Attack and robbery of Ugandan environmental and human rights lawyer Kato Tumusiime
2 juli 2024

Attack and robbery of Ugandan environmental and human rights lawyer Kato Tumusiime


Lawyers for Lawyers (L4L) expresses concerns about the attack on Ugandan environmental and human rights lawyer Kato Tumusiime which occurred on April 17th 2024, and its implications for environmental lawyers’ ability to carry out their work free from unjust intervention. 

As a committed lawyer working with the non-governmental organization Youth for Green Communities, Kato Tumusiime supports and represents communities at risk of displacement due to the development of the East African Crude Oil Pipeline (EACOP).  

On 17 April 2024, Mr. Tumusiime was attacked by three men and robbed of his court files, laptop and phones. The attack happened while he was on his way to court to represent student activists of the ‘StopEACOP’ campaign, who had been arrested in 2023 while delivering a petition to the speaker of parliament regarding the continued human rights and environmental abuses suffered by communities from oil-producing regions and caused by the EACOP project.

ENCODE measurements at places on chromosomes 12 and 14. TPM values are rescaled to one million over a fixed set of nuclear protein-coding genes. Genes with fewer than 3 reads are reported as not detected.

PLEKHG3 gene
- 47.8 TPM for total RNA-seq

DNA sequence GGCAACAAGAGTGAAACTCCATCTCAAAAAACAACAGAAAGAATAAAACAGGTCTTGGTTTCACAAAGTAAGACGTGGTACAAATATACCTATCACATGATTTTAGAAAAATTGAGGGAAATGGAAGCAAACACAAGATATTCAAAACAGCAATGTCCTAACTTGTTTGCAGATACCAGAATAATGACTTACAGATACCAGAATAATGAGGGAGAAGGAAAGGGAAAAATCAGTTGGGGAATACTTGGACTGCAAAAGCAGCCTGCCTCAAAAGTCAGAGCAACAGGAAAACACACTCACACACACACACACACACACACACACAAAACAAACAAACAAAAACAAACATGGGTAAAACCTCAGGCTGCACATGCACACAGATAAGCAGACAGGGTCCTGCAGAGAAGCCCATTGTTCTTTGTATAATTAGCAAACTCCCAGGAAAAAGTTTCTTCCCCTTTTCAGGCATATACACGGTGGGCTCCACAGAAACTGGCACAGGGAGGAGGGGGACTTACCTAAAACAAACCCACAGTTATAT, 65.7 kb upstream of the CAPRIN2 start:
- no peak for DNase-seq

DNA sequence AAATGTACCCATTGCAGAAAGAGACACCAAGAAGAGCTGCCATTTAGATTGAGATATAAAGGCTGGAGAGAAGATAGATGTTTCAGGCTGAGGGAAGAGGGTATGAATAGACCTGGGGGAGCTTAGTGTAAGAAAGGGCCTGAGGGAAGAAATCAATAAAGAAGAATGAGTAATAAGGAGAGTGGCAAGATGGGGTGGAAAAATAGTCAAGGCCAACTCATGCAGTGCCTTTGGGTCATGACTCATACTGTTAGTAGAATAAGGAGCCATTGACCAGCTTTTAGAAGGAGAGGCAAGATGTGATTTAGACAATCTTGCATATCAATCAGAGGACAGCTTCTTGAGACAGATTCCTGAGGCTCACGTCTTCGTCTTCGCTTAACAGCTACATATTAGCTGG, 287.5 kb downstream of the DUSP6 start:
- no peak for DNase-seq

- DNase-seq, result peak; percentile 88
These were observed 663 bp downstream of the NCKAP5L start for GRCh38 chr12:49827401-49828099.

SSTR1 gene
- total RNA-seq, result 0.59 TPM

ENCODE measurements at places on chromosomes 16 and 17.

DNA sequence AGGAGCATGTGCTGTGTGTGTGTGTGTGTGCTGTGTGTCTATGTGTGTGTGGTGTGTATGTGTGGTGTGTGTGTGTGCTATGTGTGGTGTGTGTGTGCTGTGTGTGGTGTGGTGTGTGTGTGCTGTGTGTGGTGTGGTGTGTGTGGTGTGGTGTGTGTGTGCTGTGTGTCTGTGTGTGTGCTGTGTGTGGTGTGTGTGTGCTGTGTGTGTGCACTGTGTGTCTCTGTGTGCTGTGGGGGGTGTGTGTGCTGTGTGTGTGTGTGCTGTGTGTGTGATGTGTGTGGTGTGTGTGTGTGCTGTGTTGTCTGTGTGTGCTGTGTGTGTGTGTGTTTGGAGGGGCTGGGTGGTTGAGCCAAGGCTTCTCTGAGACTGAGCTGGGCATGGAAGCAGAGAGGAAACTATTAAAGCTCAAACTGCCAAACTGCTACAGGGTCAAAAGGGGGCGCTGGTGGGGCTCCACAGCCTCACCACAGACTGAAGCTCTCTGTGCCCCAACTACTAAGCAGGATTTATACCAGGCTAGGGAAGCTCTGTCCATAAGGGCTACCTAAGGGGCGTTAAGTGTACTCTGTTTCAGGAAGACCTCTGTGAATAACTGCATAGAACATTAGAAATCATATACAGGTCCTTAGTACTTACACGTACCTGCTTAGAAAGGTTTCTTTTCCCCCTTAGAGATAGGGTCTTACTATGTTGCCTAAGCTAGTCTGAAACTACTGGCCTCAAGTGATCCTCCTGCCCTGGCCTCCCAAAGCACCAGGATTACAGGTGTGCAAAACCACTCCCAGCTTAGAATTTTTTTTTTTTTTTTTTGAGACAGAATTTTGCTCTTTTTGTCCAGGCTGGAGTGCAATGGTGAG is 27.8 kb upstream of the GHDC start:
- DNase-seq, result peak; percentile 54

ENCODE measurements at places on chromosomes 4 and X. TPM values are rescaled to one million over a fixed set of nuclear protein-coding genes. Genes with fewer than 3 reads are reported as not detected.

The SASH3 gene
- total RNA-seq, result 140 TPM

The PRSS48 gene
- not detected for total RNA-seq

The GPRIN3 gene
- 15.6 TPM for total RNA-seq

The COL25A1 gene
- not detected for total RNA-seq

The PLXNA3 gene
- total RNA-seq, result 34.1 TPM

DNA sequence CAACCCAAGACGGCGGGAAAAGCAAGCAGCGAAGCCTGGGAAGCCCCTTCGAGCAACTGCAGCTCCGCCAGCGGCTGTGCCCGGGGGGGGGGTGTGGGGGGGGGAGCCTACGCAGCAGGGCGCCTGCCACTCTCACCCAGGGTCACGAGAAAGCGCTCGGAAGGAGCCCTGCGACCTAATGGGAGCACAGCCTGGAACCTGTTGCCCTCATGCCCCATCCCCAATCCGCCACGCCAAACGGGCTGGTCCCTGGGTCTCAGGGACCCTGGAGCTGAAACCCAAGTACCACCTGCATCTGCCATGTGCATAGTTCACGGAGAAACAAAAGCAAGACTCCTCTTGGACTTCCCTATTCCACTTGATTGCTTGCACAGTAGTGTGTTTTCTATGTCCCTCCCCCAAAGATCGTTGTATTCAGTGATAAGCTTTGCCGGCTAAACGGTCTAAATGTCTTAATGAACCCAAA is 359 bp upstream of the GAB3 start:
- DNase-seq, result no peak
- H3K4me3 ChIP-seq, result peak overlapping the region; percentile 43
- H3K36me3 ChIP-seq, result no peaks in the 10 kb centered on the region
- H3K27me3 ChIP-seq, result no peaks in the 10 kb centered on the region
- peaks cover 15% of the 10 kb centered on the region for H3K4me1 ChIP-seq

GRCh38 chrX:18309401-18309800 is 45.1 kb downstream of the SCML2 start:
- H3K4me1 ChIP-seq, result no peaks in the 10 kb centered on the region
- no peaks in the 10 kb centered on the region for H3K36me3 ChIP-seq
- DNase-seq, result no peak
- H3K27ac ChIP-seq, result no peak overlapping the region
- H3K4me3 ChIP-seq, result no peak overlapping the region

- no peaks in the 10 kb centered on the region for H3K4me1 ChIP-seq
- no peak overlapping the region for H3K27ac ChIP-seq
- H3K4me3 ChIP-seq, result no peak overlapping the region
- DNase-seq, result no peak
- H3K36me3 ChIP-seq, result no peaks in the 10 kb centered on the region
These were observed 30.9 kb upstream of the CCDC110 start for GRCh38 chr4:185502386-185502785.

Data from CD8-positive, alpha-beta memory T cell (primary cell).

Two days prior to being attacked, on April 15th, Mr. Tumusiime had attended a peaceful community demonstration in front of the Hoima High Court calling on the court to review community land cases in which families were faced with eviction so as to further the development of oil infrastructure by TotalEnergies. As one of the lawyers representing these landowners, Mr. Tumusiime also appeared before the media and commented on the unconstitutional nature of the government’s compulsory land acquisition.  

L4L expresses serious concern over Mr. Tumusiime’s safety and ability to carry out his legitimate professional activities without fear of reprisals or physical violence. Lawyers for Lawyers reminds of States’ obligations under the UN Basic Principles on the Role of Lawyers, notably, their duty to ensure that lawyers can carry out their work without intimidation, hindrance, or harassment and to take immediate action to provide protection if a lawyer’s security is threatened as a result of his professional activities, as specified in Principle 16. L4L further emphasizes that Principle 23 of the UN Basic Principles on the Role of Lawyers states that “lawyers, like any other citizens are entitled to freedom of expression, belief, association and assembly. In particular, they shall have the right to take part in public discussion of matters concerning the law, the administration of justice and the promotion and protection of human rights.” 

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